Tuesday, July 23, 2013

The Feminine Mystique (my opinion)

It seems like all my old college friends still take time to think about various philosophical questions, so with that good example, I should also post something besides daily life...

For no reason, I've been thinking about Betty Friedan's Feminine Mystique. I read it in college just for the heck of it, and honestly it seems like a lot of people get this book wrong. People seem to think it's some diatribe against the stay-at-home-mom or whatever, but really that issue is a bit tangential to the whole point Friedan is trying to make. She's more on a diatribe against Pride & Greed as she saw them taking root in the 50s and 60s. 

As Friedan records, there was a lot more obsession with domesticity and the family on television, literature, advertizing, etc. In this particular era's mindset, being the perfect housewife had less to do with actually caring about your family and more to do with having the most perfectly dressed children on the block and the most perfectly kept house and housewife. How did you beat out all your neighbors in this dogfight of domesticity? By buying all the latest cool gadgets, of course!

And since there was a lot of pressure for women to take a domestic role, women had a lot of energy to devote to keeping up with the Joneses. The problem is that no real family can ever be picture-perfect. And there's nothing left for a woman to do or accomplish after she gets married and has children. The children might get older, but she certainly should stay looking perfect. At the very least, this mindset is a major problem when the children finally do grow up and move out. A mother would lose her whole identity.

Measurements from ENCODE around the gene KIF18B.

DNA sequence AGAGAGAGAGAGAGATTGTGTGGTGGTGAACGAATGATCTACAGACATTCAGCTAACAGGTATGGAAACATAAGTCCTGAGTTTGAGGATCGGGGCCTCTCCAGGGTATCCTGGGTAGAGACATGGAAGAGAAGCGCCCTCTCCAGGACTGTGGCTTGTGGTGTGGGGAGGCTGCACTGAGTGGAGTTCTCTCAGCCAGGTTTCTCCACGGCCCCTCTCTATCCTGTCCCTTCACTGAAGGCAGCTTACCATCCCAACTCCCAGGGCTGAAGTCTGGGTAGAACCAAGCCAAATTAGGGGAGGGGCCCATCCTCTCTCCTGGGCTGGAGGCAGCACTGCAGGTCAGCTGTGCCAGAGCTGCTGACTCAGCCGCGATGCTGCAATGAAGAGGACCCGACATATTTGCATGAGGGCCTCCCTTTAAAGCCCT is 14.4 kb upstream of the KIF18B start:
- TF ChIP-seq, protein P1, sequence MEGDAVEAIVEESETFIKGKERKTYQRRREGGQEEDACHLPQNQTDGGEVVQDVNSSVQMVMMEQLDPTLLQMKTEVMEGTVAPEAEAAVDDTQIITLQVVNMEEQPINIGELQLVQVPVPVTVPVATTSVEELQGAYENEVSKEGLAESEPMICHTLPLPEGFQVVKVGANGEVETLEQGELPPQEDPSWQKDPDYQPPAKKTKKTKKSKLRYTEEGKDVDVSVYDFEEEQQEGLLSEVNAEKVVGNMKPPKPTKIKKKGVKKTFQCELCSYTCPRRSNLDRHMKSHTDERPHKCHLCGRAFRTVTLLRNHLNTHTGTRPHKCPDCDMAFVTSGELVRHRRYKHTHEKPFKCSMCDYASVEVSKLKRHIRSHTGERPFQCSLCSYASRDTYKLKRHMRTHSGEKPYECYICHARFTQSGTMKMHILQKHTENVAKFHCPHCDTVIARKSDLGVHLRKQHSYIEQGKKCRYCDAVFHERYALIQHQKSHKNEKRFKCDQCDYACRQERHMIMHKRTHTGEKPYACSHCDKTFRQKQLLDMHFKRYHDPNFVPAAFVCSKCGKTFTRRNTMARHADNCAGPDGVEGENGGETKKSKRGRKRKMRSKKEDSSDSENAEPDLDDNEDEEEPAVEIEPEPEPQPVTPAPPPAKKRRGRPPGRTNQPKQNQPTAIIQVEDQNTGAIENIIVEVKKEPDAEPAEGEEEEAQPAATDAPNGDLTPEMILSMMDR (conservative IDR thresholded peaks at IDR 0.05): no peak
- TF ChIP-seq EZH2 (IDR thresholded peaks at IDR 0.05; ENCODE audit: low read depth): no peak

Friedan's response is that people should see themselves as individuals first and as a role second. And not get tied up in this whole marketing game. Do anything--paint, write, be involved in the community--as long as you liked it for itself and not how it contributed to your image. Friedan isn't against working mothers in The Feminine Mystique, but she doesn't say everyone should go to work either. It's more about changing self perception.

So I think maybe this book got a lot of flak because of the title. Friedan makes some good points, and it seems like someone more developed as an individual has more to offer in relationships and can actually care for a family better than someone whose self esteem is entirely wrapped up in fulfilling a certain role.

Wednesday, July 17, 2013

Internet and Birthday

Due to the internet being down at my sharehouse, have not been able to make any new posts on my blog since I returned to Japan. However, it's back up!

This year I ended up working on my birthday, which felt disappointingly grown up. Can't a company schedule its holidays based around the day I was born??? But my friends did not forget me. On the bright side, I actually ended up with two cakes this year!

The second cake was a surprise. I ended up teaching a conversation class at a cafe on Tuesday, my birthday, and I told everyone it was my birthday and asked them birthday related questions. After the class the owner of the cafe asked me if I could stay for five minutes and then gave me this totally cute piece of chocolate cake! (Yes, I had told people my favorite cake flavor too.) And another student who was staying to have dinner bought me a drink. It was a nice way to end the day.